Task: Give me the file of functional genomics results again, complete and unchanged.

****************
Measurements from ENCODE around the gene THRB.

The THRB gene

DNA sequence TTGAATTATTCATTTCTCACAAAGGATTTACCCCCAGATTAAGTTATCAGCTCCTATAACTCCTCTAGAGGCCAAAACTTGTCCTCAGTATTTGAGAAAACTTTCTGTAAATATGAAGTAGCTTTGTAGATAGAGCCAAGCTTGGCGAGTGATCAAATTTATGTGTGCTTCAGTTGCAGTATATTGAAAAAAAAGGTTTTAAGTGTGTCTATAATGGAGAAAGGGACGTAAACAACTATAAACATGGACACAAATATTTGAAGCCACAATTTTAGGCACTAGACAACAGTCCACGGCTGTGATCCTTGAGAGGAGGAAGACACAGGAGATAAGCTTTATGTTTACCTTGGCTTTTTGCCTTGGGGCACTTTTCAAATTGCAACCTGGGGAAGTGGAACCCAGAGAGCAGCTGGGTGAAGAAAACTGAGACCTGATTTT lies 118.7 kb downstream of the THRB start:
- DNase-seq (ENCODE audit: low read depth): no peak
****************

Measurements from ENCODE around the gene THRB.

The THRB gene

DNA sequence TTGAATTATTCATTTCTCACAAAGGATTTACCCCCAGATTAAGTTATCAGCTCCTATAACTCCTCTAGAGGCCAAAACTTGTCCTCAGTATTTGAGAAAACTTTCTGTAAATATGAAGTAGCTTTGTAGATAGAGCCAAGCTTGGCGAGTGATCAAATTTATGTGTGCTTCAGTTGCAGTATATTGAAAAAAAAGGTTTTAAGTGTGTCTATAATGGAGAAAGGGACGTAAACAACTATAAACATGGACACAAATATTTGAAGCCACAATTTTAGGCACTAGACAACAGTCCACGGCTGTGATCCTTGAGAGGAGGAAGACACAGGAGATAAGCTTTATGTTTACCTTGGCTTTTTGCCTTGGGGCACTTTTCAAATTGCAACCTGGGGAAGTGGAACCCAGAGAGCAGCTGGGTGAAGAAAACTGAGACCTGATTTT lies 118.7 kb downstream of the THRB start:
- DNase-seq (ENCODE audit: low read depth): no peak